New York Skate of Mind staff

(Updated 11/17/2020)

Winter just isn’t winter without ice-skating in New York City. Though a handful of rinks won’t open this season—and those that do, most of which are in Manhattan, will have capacity restrictions and other health guidelines to ensure they offer safe experiences—plenty of opportunity remains to be outdoors in the crisp air and circle the ice under the stars. And you can do so at some of the City’s top landmarks: Rockefeller Center, Central Park and Prospect Park, for a start.

Read on for details of the ice-skating rinks open near you, check back for late-breaking updates (as more rinks may eventually open) and contact the venues ahead of any plans you make, both to ensure their opening and to reserve your time on the ice.


Bank of America Winter Village at Bryant Park
Where: Sixth Avenue between 40th and 42nd Streets
When: October 31, 2020–March 7, 2021
Price: Entry is free; skate rental $21–36 (depending on date/time)
If you already own skates, this is the most affordable spot in the City—it’s the only rink that offers free admission. You’ll need to reserve a designated time ahead of arrival, and the sessions are timed (morning ones at 8am are the longest, at 75–90 minutes). Midtown’s Bryant Park also hosts its annual holiday shops, a good destination if you want to cross some gifts off your list after your turn on the ice.

Lasker Rink
Where: Central Park, northeast corner, between 106th and 108th Streets
When: November 20, 2020–March 21, 2021
Price: Adults $9, kids 12 and under $5; skate rental $8 (cash only)
Up in the northern reaches of Central Park, Lasker Rink tends to be a bit less crowded than its sister venue, Wollman Rink (see below); you’ll also save a few bucks if you opt for this one. The rink, near the northern reaches of Museum Mile, has implemented a number of new safety protocols—face mask requirements, temperature checks and limited capacity among them.

The Rink at Brookfield Place
Where: 250 Vesey St., at North End Ave.
When: November 2020–March 2021 (weather permitting)
Price: $15; skate rental $5
This is your best downtown bet for open-air ice-skating, scenically located right by the Hudson River in Battery Park City and not far from Lower Manhattan’s Oculus and World Trade Center. You can book hourlong public sessions, lessons (with an Olympian, if you like) and “private pod” group outings. Brookfield Place also offers ample dining and shopping options, so you can grab a bite and buy some holiday gifts too.

Rink at Rockefeller Center. Photo: Julienne Schaer

The Rink at Rockefeller Center
Where: Between Fifth and Sixth Avenues and 49th and 50th Streets
When: November 21, 2020–January 17, 2021
Price: Adults $15–35 (depending on date/time, with the lowest admission price only available for first or last skates); skate rental $15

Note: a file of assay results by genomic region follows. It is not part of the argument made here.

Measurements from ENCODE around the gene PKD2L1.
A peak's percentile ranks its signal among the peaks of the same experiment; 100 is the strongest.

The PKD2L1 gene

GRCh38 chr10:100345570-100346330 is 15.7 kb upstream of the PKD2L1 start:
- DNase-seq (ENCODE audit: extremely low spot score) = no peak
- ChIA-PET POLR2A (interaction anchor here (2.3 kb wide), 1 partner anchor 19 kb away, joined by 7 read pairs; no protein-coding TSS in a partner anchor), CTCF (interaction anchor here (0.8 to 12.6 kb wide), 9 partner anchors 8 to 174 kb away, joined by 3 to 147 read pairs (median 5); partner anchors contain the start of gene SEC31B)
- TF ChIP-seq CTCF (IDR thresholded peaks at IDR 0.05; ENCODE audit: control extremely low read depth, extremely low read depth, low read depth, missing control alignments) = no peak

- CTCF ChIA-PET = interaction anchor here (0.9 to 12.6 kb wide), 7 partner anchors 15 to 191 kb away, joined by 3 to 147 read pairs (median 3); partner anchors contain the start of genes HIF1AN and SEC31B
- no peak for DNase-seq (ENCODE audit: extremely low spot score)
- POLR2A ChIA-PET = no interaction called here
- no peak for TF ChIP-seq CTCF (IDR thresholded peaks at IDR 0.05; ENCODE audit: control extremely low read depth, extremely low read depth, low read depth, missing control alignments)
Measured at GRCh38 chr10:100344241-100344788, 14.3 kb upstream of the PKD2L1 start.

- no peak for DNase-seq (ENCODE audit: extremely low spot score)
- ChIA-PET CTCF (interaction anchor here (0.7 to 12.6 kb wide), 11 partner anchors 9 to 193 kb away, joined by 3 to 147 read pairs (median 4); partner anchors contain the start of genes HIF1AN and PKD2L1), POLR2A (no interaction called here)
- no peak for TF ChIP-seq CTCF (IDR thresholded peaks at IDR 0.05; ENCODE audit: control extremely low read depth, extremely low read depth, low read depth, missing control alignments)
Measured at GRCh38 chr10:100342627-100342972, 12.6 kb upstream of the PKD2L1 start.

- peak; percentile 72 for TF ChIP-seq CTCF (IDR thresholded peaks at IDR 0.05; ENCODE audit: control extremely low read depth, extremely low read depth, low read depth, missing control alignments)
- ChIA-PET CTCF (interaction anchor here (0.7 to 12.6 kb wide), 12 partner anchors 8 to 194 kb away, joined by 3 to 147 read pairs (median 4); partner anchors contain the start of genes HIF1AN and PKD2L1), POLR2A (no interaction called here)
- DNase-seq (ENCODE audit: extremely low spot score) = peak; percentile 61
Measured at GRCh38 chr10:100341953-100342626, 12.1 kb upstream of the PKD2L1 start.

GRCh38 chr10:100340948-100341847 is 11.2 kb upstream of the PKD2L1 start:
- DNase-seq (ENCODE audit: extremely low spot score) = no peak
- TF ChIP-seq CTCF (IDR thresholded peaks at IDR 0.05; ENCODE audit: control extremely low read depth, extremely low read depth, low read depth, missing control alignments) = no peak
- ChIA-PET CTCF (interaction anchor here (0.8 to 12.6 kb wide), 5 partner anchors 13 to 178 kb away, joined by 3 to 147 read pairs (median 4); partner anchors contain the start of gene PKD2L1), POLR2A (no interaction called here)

In a typical year, big crowds assemble at Rockefeller Plaza to watch skaters taking a spin on the ice below the famous Christmas tree and gilded statue of Prometheus—and to wait on line to experience it themselves. It’s an NYC holiday tradition. This season the crowds won’t be nearly as fierce, and you’ll want to book ahead to guarantee your timed session, but that won’t diminish the thrill of being in the best-known rink in the City.

Riverbank State Park Ice Rink
Where: 679 Riverside Drive, enter at West 145th Street
When: Late November 2020–March 2021 (tentative and weather permitting)
Price: Adults $5, kids 12 and under $3; skate rental $6
Riverbank, in Hamilton Heights, is the only state park in Manhattan; it offers incredible river views across to New Jersey, gorgeous vistas of the George Washington Bridge and a nicely tucked away place to glide on the ice.

Wollman Rink in Central Park. Photo: Molly Flores

Wollman Rink in Central Park
Where: Central Park, southeast corner, between 62nd and 63rd Streets
When: November 2020–early April 2021
Price: Adults $12 (Mon.–Thurs.), $19 (Fri.–Sun.); kids 11 and under $6; skate rental $10; cash only
Few skating spots can match the ambience of Central Park’s Wollman Rink, especially after a fresh snowfall. If you’re there at night, be sure to look up for some prime NYC stargazing. The rink, close to the Central Park Zoo, has the same new safety protocols as Lasker (above).


Lakeside. Photo: Michael Moran


Where: Prospect Park, near Ocean Avenue and Lincoln Road entrance
When: Late November 2020–March 2021 (tentative; details TBD)
Price: Weekdays $7.25, weekends (beginning Friday at 4pm) $10; skate rental $7
Prospect Park’s Lefrak Center at Lakeside will be one of only two locations where you can skate in Brooklyn this season. It has a pair of rinks for skating (one open air, one covered); and even if you don’t want to get out on the ice, you might still enjoy the views.

Courtesy, William Vale

Vale Rink at The William Vale
111 N. 12th St., Williamsburg
When: November 25, 2020–early 2021 (exact date TBD)
Price: Adults $20, kids 12 and under $12
The William Vale, a hotel in Williamsburg, has an open-air rooftop rink with a synthetic-ice surface and great views. It requires reservations; drinks and snacks will be available nearby in socially distanced spaces.

Staten Island

Staten Island Skating Pavilion
Where: 3080 Arthur Kill Rd., Tottenville
When: Year-round
Price: Adults $14, kids $12; skate rental $7
Staten Island’s only year-round ice-skating rink offers open ice hockey games and private skating lessons, though public skating hours are somewhat limited; those sessions take place Friday evenings and Saturday and Sunday afternoons, as well as most holidays.